Husband’s Community Property Half – $500,000

$500,000

$500,000

Husband Passes Away

$500,000

$500,000

Exemption (“B”) Trust – $500,000

Irrevocable Trust – Wife is Beneficiary

$500,000 Survivor’s (“A”) Trust and Wife’s $500,000 Rollover IRA = $1,000,000 –

Wife Controls

$500,000 Also Added to Exemption “B” Trust formed at death of Husband – Beneficiary of Husband’s Half of IRA’s

Wife is Beneficiary

$500,000 Escapes Estate Taxes

$1,000,000 Escapes Estate Taxes

$500,000 Escapes Estate Taxes

Total to Trust Beneficiaries

$2,000,000

The Exemption “B” trust escapes estate tax when the Wife dies because she did not create it and cannot change who ends up with its assets when she is gone. The Wife should not want to do any of those things. On the other hand, the Wife can be, and usually is, the trustee and sole beneficiary of the Exemption “B” trust, and so she gives up no real control or enjoyment of the IRA or other retirement benefit.

5. Why is Keeping the Funds in the IRA or Other Retirement Plan so Powerful? The IRA or other retirement plan benefit has a feature of astounding power that we want to preserve. The longer assets remain in the plan, the longer they can continue to grow tax-free. Investments that are otherwise taxable, such as stocks, corporate or U. S. government bonds, and mutual funds of the same, increase with dividends, interest, and capital gains tax-free.

That is why traditionally the Wife is the beneficiary of the IRA or other retirement plan. She can do a tax-free rollover into her own spousal rollover IRA. However, after age 70 ½ she must begin taking minimum distributions of the rollover IRA, but they are taken out over many years. That period of time typically can stretch out over 26.2 years if she names her child(ren) as the IRA beneficiary.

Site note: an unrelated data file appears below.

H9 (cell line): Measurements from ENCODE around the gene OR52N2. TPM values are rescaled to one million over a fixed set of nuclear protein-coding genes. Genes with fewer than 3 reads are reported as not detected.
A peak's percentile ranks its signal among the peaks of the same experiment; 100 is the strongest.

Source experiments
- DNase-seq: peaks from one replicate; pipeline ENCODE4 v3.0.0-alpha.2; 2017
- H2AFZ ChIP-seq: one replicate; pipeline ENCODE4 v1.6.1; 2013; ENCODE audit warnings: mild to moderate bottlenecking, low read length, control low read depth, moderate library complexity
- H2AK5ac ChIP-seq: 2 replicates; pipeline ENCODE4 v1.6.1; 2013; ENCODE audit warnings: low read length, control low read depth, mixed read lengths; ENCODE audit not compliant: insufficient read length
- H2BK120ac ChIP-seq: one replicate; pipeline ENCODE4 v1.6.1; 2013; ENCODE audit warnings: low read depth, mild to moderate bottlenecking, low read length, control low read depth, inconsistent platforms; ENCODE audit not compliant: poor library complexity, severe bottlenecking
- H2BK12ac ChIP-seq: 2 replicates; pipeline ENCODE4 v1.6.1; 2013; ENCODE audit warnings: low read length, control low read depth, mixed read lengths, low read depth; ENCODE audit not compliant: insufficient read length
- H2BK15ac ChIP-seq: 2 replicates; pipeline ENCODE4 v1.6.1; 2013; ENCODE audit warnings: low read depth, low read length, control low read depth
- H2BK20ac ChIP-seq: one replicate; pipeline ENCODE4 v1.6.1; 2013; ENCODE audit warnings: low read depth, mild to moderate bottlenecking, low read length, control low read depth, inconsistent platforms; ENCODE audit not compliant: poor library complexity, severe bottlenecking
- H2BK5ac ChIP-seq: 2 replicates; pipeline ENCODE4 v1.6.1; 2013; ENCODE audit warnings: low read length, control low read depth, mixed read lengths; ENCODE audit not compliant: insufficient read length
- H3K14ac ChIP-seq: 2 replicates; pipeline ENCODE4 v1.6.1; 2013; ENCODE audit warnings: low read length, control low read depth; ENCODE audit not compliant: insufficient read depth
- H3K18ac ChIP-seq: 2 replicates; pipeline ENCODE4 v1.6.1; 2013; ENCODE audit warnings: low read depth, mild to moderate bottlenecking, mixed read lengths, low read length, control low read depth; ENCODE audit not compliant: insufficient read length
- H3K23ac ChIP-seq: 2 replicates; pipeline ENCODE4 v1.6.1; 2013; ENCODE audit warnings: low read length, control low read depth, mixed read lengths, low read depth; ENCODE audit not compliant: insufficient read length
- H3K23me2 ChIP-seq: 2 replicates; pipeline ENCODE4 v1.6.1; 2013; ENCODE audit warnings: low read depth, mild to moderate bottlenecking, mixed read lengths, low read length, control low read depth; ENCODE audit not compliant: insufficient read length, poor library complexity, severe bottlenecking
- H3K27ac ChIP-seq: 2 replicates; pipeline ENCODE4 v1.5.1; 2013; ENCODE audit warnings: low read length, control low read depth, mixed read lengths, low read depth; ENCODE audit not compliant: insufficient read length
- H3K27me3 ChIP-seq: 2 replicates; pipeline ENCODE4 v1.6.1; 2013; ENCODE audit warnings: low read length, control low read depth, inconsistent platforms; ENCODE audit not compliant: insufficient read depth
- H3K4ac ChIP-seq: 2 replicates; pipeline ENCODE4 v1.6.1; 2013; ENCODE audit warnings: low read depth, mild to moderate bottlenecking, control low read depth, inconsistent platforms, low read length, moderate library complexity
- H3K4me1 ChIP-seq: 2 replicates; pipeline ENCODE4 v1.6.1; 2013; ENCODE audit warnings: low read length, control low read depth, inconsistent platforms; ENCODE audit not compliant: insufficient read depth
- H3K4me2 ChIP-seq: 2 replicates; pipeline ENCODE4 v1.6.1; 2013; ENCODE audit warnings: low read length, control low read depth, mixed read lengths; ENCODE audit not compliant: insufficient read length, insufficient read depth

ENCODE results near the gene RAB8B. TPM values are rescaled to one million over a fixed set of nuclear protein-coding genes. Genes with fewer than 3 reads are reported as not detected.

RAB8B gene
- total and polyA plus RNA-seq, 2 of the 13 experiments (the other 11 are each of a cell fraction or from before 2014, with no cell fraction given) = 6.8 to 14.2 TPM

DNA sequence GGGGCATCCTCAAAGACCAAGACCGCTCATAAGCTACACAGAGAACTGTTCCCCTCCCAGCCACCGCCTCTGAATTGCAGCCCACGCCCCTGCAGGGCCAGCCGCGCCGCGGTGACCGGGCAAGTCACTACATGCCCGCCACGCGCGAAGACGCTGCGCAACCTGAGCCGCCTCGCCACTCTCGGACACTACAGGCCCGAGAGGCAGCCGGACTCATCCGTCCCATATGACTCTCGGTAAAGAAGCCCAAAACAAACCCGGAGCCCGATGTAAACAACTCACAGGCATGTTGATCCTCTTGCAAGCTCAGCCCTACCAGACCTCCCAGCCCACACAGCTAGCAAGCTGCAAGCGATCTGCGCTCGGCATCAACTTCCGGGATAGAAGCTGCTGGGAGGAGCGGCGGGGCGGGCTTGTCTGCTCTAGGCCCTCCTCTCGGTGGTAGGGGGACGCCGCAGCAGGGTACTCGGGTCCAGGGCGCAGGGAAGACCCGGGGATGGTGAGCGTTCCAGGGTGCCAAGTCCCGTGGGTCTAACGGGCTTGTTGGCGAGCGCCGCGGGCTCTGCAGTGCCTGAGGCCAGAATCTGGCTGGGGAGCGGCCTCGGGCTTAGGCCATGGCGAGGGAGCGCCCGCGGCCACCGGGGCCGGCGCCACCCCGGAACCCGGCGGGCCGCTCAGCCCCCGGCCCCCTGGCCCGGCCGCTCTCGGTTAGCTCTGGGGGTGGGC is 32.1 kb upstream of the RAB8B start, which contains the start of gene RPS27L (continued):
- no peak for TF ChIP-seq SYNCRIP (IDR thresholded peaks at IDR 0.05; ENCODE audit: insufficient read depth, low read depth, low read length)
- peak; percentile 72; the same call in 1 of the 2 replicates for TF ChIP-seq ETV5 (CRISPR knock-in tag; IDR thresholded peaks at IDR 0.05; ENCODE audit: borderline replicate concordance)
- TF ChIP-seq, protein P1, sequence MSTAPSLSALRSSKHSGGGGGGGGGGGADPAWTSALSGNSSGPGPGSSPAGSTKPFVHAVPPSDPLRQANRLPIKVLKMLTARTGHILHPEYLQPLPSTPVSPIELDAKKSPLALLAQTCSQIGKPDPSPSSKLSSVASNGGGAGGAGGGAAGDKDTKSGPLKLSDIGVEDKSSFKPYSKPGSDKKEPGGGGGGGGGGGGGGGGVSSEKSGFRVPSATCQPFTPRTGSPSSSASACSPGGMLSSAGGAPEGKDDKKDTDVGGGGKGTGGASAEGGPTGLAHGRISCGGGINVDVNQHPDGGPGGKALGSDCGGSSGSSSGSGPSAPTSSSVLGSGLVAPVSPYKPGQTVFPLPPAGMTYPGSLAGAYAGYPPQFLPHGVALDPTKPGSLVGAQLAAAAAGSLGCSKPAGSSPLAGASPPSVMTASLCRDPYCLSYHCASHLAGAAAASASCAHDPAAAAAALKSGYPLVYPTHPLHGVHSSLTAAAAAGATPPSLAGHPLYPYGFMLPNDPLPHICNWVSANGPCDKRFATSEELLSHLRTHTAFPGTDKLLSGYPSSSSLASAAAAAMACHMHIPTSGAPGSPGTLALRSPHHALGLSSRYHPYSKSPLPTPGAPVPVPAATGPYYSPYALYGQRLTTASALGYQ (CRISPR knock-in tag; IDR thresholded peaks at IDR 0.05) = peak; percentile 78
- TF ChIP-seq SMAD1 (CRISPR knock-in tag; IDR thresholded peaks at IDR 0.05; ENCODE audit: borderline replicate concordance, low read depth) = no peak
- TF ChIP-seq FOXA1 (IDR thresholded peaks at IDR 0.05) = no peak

On the other hand, the Exemption “B” trust as IRA beneficiary may take out its part of the IRA over an average of 19.8 years. This occurs because it is treated as if it were the Wife for purposes of avoiding the 50 percent IRS penalty. Hence, we can avoid estate taxes on the IRA going into the irrevocable trust, and the distributions stretch out over a period to time almost as long as with the Wife as beneficiary (19.8 versus 26.2 years).

6. Downside: The only real downside is our fee to advise you and handle the paperwork on properly making the Exemption “B” trust a beneficiary of the retirement plan. However, saving up to at least $435,000 in estate taxes makes the fee look pretty insignificant.

7. Other Details: The IRS requires that certain requirements be met, such as informing the IRA custodian or retirement plan administrator regarding the Exemption “B” trust beneficiaries. We will assist you with such details.

8. Additional Use of Exemption Trust: Another use of the Exemption “B” trust as retirement plan beneficiary is if the Husband has children from a prior marriage or other beneficiaries he would like to receive the retirement benefits after the Wife is gone. Under the traditional planning, if the Husband dies first, the Wife rolls over the entire retirement plan benefit into her rollover IRA. When she dies, her children or her family members usually get the IRA, and the Husband’s family gets nothing. The Exemption “B” trust allows us to achieve two normally disparate goals: first, have the IRA available to support the Wife for her lifetime, and second, get whatever is left over to the Husband’s children or family.

9. Conclusion: The Exemption “B” trust as the IRA or other retirement plan beneficiary can be a great tool. It can reduce or eliminate estate taxes in the case of large ($200,000+) retirement plan benefits. At the same time, it can preserve the powerful tax-free compounding of such benefits.

How Can I Find Out More?

To learn more about how a good estate plan can positively effect your estate taxes, or if you would like a free consultation, please do not hesitate to contact us at (805) 482-2282, or e-mail us at  KGS@Staker.com.